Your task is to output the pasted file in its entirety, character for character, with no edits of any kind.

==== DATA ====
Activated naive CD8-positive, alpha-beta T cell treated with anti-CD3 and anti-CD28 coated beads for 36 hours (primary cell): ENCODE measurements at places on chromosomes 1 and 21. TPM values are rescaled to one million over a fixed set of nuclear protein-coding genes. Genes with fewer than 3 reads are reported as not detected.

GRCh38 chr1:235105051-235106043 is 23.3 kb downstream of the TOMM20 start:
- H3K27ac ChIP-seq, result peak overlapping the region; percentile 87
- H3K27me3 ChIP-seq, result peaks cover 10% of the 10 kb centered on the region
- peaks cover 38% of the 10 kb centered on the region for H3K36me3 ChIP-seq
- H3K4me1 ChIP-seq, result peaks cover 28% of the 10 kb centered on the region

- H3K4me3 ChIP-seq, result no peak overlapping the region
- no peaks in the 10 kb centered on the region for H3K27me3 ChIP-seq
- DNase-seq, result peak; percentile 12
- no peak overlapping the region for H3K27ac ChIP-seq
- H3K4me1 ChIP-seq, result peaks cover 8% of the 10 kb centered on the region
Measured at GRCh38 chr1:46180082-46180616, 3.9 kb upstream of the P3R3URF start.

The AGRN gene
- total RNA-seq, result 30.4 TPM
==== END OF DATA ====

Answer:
Activated naive CD8-positive, alpha-beta T cell treated with anti-CD3 and anti-CD28 coated beads for 36 hours (primary cell): ENCODE measurements at places on chromosomes 1 and 21. TPM values are rescaled to one million over a fixed set of nuclear protein-coding genes. Genes with fewer than 3 reads are reported as not detected.

GRCh38 chr1:235105051-235106043 is 23.3 kb downstream of the TOMM20 start:
- H3K27ac ChIP-seq, result peak overlapping the region; percentile 87
- H3K27me3 ChIP-seq, result peaks cover 10% of the 10 kb centered on the region
- peaks cover 38% of the 10 kb centered on the region for H3K36me3 ChIP-seq
- H3K4me1 ChIP-seq, result peaks cover 28% of the 10 kb centered on the region

- H3K4me3 ChIP-seq, result no peak overlapping the region
- no peaks in the 10 kb centered on the region for H3K27me3 ChIP-seq
- DNase-seq, result peak; percentile 12
- no peak overlapping the region for H3K27ac ChIP-seq
- H3K4me1 ChIP-seq, result peaks cover 8% of the 10 kb centered on the region
Measured at GRCh38 chr1:46180082-46180616, 3.9 kb upstream of the P3R3URF start.

The AGRN gene
- total RNA-seq, result 30.4 TPM